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Wiercinski v. Mangia 57, Inc.

United States District Court, E.D. New York

April 28, 2014

ADAM WIERCINSKI, Plaintiff,
v.
MANGIA 57, INC., et al., Defendants

For Adam Wiercinski, Plaintiff: Matthew J. Blit, LEAD ATTORNEY, Justin Stedman Clark, Russell S. Moriarty, Levine & Blit, PLLC, New York, NY.

Mangia 57, Inc., Defendant, Pro se, New York, NY.

For Mangia 57, Inc., Defendant: Daniel J. Kaiser, LEAD ATTORNEY, Kaiser Sauborn & Mair, P.C., New York, NY.

Page 119

MEMORANDUM AND ORDER

I. Leo Glasser, United States District Judge.

The plaintiff (" Wiercinski" ) filed a 28 page complaint on October 14, 2009, Dkt. No. 1, alleging 12 causes of action in 119 paragraphs, against corporate defendant Mangia 57 and six individual defendants, namely, Sasha Muniak, Margaret Cymanow, Grzegorz Sarosiek, Arthur Zbozien, Robert Bazgier and Dariusz Maslanka. Charged against all, jointly and severally, are violations of 42 U.S.C. § § 2000e et seq., 1981, 1985, 1986 (Title VII), claiming disparate treatment based on religion and national origin; retaliation, conspiracy, unlawful discharge and violation of NYSHRL and NYCHRL.

The litigation history reflected in a docket sheet of 165 entries embraced a motion to dismiss that complaint, Dkt. No. 12, and a Memorandum and Order (" M& O" ), Dkt. No. 19, familiarity with which is assumed, granting the motion as based upon the New York State and New York City Human Rights laws, but denying it as regards the federal claims. Extensive pretrial activity presided over by Magistrate Judge Orenstein during the next few years led to a Stipulation of Partial Dismissal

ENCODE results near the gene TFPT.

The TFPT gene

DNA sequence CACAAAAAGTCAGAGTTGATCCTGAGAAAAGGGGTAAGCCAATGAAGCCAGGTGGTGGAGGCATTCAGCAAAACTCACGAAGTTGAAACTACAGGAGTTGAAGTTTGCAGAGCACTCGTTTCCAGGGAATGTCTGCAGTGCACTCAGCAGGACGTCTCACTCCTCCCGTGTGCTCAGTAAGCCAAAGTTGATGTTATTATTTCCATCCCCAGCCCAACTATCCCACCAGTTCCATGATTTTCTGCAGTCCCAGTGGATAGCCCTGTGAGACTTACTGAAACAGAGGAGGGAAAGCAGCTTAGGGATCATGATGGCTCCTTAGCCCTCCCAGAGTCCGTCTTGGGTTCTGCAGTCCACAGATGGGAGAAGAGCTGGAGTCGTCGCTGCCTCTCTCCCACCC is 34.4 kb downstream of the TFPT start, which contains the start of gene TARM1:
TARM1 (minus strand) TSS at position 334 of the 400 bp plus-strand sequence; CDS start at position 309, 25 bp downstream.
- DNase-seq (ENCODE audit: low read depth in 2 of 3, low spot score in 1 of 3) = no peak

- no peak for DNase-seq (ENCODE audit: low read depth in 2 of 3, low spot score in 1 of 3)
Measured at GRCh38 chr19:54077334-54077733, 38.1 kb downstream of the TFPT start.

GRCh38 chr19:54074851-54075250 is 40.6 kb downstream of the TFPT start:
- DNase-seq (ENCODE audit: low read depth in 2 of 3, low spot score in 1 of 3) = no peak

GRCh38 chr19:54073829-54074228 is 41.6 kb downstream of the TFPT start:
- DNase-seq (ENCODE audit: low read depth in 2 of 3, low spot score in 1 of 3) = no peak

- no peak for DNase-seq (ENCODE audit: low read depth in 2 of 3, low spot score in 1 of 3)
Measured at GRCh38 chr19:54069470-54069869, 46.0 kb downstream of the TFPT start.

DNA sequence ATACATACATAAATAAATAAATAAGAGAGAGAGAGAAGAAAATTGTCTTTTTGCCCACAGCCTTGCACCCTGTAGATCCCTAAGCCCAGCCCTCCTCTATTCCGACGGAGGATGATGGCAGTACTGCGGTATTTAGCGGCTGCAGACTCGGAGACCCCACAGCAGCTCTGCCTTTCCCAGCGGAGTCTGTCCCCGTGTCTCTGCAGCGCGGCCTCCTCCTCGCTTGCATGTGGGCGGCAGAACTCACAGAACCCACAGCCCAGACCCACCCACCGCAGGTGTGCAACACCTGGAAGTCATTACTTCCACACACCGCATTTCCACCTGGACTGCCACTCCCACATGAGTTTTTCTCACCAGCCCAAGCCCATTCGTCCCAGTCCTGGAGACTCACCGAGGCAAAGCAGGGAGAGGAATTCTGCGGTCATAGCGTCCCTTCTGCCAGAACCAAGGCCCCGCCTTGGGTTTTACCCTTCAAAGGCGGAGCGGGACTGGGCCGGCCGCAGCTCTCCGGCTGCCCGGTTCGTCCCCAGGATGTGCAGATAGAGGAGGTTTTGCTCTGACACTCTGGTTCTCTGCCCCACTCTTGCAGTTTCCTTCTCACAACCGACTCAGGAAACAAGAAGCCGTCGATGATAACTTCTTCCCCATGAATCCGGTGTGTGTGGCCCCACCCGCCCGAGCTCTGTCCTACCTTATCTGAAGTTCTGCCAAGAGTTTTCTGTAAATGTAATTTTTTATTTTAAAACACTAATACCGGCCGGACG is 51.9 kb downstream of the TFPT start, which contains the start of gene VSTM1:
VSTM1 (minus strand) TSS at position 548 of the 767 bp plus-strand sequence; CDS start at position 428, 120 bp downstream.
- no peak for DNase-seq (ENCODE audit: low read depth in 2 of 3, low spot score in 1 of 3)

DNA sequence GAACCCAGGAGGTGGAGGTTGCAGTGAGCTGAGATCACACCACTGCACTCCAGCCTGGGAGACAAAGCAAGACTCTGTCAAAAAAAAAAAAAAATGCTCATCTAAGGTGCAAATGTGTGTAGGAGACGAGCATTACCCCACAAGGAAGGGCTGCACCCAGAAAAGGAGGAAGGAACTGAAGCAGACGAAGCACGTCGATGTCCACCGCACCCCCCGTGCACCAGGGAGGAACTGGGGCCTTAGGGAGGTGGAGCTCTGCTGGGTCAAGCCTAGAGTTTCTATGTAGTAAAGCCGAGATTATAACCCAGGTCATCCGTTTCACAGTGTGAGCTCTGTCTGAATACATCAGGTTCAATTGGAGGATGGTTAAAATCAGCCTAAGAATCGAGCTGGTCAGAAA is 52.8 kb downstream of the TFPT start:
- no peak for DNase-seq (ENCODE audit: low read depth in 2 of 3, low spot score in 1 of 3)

Page 120

With Prejudice filed on November 29, 2011, Dkt. No. 80, by the terms of which all individual defendants were dismissed and all causes of action were dismissed excepting the Title VII claim for hostile work environment based on religion and hostile work environment based on ancestry/ethnicity pursuant to 42 U.S.C. § 1981.

On January 20, 2012, a motion for summary judgment was filed by Mangia 57, the only remaining defendant. Dkt. No. 83. In a M& O dated June 18, 2012, Dkt. No. 91, the motion was granted as to the Title VII claims and denied as to the § 1981 claim. After approximately 17 months of seemingly never-ending pretrial stumbling over one obstacle or another, a jury was selected and the trial commenced on October 21 and concluded on October 23, 2013. The jury returned a verdict finding supervisor responsibility for a hostile work environment for which the defendant employer was held liable and awarded plaintiff no compensatory damages, nominal damages of $1 and punitive damages in the amount of $900,000.

Pending before the Court is defendant's motion seeking an Order pursuant to Rules 50 and 59 of the Federal Rules of Civil Procedure " remitting the jury's punitive damage award and/or for a new trial on punitive damages, and/or for a judgment notwithstanding the verdict that vacates the punitive damages award in its entirety and for such other and further relief as the Court should deem appropriate." Dkt. No. 163.

Background